I was thinking last night, as I watched the previews before Harry Potter and the Deathly Hallows Part 2 began, that this would be the last time I ever watched a Harry Potter movie on the big screen.
I thought about when I first heard that lovely tinkling little tune now so reminiscent of a magical world. It was ten years ago. An entire decade. I was sitting in the theatre and the lights dimmed and Harry Potter and the Sorcerer’s Stone began rolling.
And last night as I waited to see the ending of it all play out before me, I thought about when the imagination of J.K. Rowling first opened up to me. My best friend, a profoundly avid reader, led me into a quiet room in her house. She said, “I’ve got to show you something.”
She shared a bedroom with her two younger sisters, so she sought the only quiet space where we could fall into the wizarding world without distraction — her parents’ bedroom. It was here that she told me of the grand adventure that had begun unfolding itself in front of her via those eggshell pages and the ebony lettering. Excitedly (I knew this was going to be something good), she opened up the very first book in the series and read to me the first page.
I was glued immediately, and she handed me the book. I remember seeing her in the hallway of our school the next day and running up to her. “I just met Hermione!” I blurted out with childish enthusiasm. Only, we had no idea how to pronounce the name, so we called her Her-me-own. It wasn’t until the movies came out that we realized that wasn’t how it was supposed to sound.
I remember getting to page 100, and thinking that the stars next to that page number looked especially enchanting.
On the day that each subsequent book was released, my Dad or I would rush to pick it up (I got him hooked, too!). I’d read it as fast as I could then hand it over to him. Of course, Julia — my speed-reader best friend — had likely finished it on the same day that she lifted the cover, so she and I would gab immediately about how wonderful the story was — how captivating.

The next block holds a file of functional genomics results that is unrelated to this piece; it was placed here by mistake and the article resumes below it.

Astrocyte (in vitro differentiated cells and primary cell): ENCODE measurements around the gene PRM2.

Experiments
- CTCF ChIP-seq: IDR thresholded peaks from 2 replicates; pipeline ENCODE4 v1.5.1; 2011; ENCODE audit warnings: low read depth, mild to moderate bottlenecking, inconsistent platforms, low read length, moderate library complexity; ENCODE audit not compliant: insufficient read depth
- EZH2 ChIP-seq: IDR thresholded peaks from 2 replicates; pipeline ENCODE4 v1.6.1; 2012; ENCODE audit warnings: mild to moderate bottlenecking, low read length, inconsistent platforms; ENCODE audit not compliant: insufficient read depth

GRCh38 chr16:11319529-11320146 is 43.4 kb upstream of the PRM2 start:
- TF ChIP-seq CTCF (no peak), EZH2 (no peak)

In college, I started pre-ordering my tickets and waiting in line at midnight to see the movies as they were released. It became a tradition that I looked forward to with an incredible lust. It was truly the epic of our time. And now it has come to a close.
I was such a different person way back then. I feel like maybe I wasn’t even myself at all. I was a product of my family and my environment, but I didn’t know anything about my self. I knew Harry Potter before I even knew myself.
And when I left The Nickelodeon theatre last night, I walked out as an adult woman who has a profession, a partner, who lives in her own apartment, who has pets that depend on her, who has a college degree, who owns her own car, who hasn’t even lived in the same State as her parents for several years.
I grew with the characters from a First Year and now the era has ended. It’s a strange, strange feeling…
I just had to share.
If you haven’t seen it yet, you need to. And if you haven’t read the books, it’s never too late to start.